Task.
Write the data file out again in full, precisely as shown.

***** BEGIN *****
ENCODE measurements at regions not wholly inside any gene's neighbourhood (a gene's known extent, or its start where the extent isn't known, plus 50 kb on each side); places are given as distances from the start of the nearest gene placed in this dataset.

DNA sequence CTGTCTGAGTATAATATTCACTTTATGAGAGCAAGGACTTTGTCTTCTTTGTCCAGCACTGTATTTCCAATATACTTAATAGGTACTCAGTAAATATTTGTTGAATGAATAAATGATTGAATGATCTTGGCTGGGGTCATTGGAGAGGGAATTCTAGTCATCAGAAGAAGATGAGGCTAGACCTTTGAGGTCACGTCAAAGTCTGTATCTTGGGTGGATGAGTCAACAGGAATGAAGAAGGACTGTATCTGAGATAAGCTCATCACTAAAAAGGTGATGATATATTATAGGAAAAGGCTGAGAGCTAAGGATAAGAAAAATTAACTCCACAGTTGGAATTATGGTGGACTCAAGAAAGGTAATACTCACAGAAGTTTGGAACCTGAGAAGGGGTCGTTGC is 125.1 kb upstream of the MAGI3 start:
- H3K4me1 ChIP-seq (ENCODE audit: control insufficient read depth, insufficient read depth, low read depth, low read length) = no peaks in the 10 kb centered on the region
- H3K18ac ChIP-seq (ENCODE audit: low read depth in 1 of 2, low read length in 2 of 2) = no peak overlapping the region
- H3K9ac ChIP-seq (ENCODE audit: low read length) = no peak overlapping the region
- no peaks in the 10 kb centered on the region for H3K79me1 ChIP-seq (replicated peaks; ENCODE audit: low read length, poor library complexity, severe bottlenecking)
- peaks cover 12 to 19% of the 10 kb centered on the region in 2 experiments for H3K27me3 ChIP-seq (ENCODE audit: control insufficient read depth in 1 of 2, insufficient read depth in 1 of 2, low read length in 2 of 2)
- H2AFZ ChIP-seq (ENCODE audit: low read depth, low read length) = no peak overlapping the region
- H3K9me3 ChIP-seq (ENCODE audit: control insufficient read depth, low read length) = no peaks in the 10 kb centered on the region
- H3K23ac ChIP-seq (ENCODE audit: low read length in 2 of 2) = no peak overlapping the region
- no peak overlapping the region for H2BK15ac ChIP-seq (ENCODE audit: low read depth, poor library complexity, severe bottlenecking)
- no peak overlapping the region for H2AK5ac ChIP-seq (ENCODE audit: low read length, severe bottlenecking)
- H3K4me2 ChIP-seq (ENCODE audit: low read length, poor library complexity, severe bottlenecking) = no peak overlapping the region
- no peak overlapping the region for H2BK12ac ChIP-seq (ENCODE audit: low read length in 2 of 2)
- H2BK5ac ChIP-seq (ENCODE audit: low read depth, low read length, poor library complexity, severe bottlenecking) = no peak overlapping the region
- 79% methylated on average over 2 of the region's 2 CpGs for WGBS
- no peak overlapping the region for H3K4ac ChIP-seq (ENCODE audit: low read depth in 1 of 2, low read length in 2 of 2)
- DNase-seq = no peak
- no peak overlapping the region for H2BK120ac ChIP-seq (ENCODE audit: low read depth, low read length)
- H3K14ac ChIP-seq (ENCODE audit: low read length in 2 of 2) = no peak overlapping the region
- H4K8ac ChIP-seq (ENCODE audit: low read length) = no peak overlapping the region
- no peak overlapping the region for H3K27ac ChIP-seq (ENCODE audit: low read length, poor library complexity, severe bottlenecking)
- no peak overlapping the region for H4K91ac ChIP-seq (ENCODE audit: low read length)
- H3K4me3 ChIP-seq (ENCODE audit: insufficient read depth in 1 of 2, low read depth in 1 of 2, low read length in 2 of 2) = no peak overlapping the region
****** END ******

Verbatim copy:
ENCODE measurements at regions not wholly inside any gene's neighbourhood (a gene's known extent, or its start where the extent isn't known, plus 50 kb on each side); places are given as distances from the start of the nearest gene placed in this dataset.

DNA sequence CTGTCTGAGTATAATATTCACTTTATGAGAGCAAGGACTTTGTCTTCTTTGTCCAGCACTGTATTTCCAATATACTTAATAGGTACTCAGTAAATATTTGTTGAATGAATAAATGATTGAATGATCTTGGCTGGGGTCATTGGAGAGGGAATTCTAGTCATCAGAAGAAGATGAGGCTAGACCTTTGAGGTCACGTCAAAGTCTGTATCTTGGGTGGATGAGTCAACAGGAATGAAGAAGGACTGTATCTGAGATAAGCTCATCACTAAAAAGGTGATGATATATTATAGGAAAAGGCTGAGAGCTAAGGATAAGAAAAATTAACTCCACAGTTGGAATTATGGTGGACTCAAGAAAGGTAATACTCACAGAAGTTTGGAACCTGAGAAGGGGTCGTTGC is 125.1 kb upstream of the MAGI3 start:
- H3K4me1 ChIP-seq (ENCODE audit: control insufficient read depth, insufficient read depth, low read depth, low read length) = no peaks in the 10 kb centered on the region
- H3K18ac ChIP-seq (ENCODE audit: low read depth in 1 of 2, low read length in 2 of 2) = no peak overlapping the region
- H3K9ac ChIP-seq (ENCODE audit: low read length) = no peak overlapping the region
- no peaks in the 10 kb centered on the region for H3K79me1 ChIP-seq (replicated peaks; ENCODE audit: low read length, poor library complexity, severe bottlenecking)
- peaks cover 12 to 19% of the 10 kb centered on the region in 2 experiments for H3K27me3 ChIP-seq (ENCODE audit: control insufficient read depth in 1 of 2, insufficient read depth in 1 of 2, low read length in 2 of 2)
- H2AFZ ChIP-seq (ENCODE audit: low read depth, low read length) = no peak overlapping the region
- H3K9me3 ChIP-seq (ENCODE audit: control insufficient read depth, low read length) = no peaks in the 10 kb centered on the region
- H3K23ac ChIP-seq (ENCODE audit: low read length in 2 of 2) = no peak overlapping the region
- no peak overlapping the region for H2BK15ac ChIP-seq (ENCODE audit: low read depth, poor library complexity, severe bottlenecking)
- no peak overlapping the region for H2AK5ac ChIP-seq (ENCODE audit: low read length, severe bottlenecking)
- H3K4me2 ChIP-seq (ENCODE audit: low read length, poor library complexity, severe bottlenecking) = no peak overlapping the region
- no peak overlapping the region for H2BK12ac ChIP-seq (ENCODE audit: low read length in 2 of 2)
- H2BK5ac ChIP-seq (ENCODE audit: low read depth, low read length, poor library complexity, severe bottlenecking) = no peak overlapping the region
- 79% methylated on average over 2 of the region's 2 CpGs for WGBS
- no peak overlapping the region for H3K4ac ChIP-seq (ENCODE audit: low read depth in 1 of 2, low read length in 2 of 2)
- DNase-seq = no peak
- no peak overlapping the region for H2BK120ac ChIP-seq (ENCODE audit: low read depth, low read length)
- H3K14ac ChIP-seq (ENCODE audit: low read length in 2 of 2) = no peak overlapping the region
- H4K8ac ChIP-seq (ENCODE audit: low read length) = no peak overlapping the region
- no peak overlapping the region for H3K27ac ChIP-seq (ENCODE audit: low read length, poor library complexity, severe bottlenecking)
- no peak overlapping the region for H4K91ac ChIP-seq (ENCODE audit: low read length)
- H3K4me3 ChIP-seq (ENCODE audit: insufficient read depth in 1 of 2, low read depth in 1 of 2, low read length in 2 of 2) = no peak overlapping the region